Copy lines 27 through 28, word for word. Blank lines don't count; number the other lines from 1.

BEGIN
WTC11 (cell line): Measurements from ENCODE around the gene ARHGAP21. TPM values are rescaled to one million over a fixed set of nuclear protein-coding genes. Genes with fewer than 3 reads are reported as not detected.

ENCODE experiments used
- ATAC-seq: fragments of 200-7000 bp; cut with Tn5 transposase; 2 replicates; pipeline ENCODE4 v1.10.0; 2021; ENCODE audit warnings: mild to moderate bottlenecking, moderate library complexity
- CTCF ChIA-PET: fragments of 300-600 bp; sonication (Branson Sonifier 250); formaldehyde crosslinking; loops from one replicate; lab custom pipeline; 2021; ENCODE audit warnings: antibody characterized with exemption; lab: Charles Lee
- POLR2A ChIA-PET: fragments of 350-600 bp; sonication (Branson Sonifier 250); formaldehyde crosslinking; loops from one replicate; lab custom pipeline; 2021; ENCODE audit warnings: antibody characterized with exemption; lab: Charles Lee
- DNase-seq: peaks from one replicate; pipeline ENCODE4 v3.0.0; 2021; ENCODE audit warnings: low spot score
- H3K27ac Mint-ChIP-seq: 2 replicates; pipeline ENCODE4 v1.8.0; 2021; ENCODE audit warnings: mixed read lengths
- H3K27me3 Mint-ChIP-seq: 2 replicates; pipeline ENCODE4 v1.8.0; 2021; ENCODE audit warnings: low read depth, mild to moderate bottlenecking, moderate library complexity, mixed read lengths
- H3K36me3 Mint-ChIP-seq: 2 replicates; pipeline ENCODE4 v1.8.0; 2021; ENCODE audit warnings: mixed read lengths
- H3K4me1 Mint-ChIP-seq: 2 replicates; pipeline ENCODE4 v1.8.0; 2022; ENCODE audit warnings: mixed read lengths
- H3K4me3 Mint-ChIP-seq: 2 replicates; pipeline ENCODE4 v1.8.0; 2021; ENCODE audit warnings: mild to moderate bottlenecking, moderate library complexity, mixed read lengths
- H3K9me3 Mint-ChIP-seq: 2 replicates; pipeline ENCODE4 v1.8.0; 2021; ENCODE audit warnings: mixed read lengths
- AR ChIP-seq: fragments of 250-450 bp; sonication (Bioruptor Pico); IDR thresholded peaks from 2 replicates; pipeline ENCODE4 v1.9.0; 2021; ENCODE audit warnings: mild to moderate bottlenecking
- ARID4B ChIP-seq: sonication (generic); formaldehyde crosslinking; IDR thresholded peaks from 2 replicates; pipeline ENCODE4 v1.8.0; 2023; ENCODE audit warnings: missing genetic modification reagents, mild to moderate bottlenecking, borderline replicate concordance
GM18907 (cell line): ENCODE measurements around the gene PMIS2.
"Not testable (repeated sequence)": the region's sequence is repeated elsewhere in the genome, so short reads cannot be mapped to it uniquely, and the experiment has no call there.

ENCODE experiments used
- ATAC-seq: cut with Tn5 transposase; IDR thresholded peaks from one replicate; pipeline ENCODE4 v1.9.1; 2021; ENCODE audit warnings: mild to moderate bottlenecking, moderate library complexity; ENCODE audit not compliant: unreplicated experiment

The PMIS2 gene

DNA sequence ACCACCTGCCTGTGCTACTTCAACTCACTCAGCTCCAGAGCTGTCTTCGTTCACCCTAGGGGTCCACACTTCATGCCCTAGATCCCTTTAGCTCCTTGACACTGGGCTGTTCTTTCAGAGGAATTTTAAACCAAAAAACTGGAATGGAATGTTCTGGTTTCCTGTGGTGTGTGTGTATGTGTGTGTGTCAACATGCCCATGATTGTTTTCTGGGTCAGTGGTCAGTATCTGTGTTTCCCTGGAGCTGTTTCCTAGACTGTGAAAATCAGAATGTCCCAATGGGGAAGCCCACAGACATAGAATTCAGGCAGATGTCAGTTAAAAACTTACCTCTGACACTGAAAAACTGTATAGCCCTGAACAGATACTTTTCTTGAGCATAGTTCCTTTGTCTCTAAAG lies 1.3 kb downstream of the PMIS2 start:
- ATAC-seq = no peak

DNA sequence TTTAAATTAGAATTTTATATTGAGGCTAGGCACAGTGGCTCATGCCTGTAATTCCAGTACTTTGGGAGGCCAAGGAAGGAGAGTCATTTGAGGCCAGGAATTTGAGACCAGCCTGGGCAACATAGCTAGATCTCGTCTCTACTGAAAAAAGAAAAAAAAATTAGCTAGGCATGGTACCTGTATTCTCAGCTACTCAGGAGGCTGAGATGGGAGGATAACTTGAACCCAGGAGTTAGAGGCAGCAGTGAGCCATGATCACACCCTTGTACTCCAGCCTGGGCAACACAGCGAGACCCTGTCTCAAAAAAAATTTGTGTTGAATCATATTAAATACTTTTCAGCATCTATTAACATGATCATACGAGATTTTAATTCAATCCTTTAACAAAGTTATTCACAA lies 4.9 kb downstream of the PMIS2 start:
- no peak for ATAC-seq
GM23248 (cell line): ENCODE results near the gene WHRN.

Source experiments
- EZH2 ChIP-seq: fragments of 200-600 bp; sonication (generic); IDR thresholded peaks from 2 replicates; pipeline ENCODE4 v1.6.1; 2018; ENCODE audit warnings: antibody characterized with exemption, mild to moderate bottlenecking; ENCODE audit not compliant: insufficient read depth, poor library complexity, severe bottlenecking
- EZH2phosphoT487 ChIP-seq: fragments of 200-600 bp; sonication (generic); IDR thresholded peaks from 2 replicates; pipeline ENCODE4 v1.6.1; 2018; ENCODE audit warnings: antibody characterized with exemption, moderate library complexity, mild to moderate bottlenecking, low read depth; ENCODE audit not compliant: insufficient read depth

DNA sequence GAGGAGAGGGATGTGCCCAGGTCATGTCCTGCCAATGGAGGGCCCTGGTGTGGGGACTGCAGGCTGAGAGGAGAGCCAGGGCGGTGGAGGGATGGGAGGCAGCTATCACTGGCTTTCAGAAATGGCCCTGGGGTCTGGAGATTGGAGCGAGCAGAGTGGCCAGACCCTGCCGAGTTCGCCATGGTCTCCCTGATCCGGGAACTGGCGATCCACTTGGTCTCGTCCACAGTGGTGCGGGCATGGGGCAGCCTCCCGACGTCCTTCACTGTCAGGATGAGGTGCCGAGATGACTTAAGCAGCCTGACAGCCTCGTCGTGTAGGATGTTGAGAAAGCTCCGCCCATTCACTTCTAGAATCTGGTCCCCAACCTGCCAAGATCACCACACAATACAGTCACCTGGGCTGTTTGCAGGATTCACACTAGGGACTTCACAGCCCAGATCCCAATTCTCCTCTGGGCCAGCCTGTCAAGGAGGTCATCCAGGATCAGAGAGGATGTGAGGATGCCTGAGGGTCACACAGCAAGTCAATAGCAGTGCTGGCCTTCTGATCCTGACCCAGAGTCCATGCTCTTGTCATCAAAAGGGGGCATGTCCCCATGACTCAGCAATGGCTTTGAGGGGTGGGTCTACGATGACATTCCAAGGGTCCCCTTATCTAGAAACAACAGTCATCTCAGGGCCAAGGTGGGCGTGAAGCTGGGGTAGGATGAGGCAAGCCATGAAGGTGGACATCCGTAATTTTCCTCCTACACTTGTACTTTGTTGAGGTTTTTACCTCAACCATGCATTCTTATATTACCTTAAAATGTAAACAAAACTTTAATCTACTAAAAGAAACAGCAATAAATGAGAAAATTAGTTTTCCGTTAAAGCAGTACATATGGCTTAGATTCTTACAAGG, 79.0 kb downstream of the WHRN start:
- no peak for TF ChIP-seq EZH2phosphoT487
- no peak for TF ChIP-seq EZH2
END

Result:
- EZH2phosphoT487 ChIP-seq: fragments of 200-600 bp; sonication (generic); IDR thresholded peaks from 2 replicates; pipeline ENCODE4 v1.6.1; 2018; ENCODE audit warnings: antibody characterized with exemption, moderate library complexity, mild to moderate bottlenecking, low read depth; ENCODE audit not compliant: insufficient read depth

DNA sequence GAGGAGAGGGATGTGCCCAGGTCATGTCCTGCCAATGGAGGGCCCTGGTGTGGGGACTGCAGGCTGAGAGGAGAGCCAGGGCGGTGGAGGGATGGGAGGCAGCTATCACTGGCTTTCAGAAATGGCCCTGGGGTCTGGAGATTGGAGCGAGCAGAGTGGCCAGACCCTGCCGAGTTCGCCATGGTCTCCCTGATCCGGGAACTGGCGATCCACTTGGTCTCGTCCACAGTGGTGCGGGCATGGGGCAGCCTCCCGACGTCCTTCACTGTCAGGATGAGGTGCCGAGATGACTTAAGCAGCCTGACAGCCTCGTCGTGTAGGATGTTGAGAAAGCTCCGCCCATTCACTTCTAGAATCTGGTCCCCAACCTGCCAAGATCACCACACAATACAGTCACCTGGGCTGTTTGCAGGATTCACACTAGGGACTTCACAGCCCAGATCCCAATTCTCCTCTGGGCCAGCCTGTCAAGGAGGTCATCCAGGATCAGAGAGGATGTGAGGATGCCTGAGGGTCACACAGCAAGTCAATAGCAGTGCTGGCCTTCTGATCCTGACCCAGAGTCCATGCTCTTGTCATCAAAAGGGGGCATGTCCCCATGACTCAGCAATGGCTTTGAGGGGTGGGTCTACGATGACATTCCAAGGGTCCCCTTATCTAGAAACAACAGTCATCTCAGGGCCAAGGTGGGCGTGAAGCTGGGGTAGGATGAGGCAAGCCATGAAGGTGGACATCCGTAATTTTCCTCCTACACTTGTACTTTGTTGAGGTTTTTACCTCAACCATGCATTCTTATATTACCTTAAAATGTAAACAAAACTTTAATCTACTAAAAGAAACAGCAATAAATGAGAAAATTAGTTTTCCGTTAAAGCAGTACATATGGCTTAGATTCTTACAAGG, 79.0 kb downstream of the WHRN start: